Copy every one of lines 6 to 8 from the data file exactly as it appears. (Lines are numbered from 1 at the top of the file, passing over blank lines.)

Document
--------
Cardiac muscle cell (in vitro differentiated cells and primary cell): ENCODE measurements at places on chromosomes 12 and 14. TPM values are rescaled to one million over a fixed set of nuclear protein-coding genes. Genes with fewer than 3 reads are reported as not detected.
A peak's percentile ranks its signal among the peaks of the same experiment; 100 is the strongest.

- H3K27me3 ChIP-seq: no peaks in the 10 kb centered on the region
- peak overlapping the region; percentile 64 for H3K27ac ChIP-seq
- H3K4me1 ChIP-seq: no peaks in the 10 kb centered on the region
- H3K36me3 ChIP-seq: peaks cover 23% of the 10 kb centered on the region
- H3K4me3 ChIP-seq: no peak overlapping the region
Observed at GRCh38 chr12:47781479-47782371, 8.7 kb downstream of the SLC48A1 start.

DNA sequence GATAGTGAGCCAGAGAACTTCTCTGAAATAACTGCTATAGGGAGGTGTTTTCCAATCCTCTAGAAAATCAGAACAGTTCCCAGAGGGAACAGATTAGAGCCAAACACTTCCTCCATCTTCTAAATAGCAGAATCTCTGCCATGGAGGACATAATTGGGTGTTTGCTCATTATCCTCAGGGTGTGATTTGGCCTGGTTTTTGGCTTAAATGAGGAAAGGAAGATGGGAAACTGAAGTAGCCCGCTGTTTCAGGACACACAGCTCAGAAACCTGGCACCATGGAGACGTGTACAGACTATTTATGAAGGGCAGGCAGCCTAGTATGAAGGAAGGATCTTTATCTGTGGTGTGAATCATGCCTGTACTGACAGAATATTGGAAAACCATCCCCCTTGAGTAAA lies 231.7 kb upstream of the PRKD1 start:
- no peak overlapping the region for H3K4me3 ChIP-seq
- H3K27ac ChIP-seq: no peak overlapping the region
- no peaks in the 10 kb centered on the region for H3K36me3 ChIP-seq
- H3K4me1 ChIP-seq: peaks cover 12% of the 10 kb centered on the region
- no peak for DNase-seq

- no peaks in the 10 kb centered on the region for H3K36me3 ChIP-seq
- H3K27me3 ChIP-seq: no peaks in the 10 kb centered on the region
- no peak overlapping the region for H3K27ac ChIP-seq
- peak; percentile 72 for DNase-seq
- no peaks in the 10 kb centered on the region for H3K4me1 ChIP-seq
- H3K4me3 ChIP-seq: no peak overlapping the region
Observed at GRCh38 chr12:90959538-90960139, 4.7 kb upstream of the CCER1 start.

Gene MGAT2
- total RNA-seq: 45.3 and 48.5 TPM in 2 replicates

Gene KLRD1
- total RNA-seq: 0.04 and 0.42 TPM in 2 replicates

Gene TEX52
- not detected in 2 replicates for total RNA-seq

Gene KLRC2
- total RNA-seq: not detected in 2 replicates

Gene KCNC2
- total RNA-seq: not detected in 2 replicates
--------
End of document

- H3K36me3 ChIP-seq: peaks cover 23% of the 10 kb centered on the region
- H3K4me3 ChIP-seq: no peak overlapping the region
Observed at GRCh38 chr12:47781479-47782371, 8.7 kb downstream of the SLC48A1 start.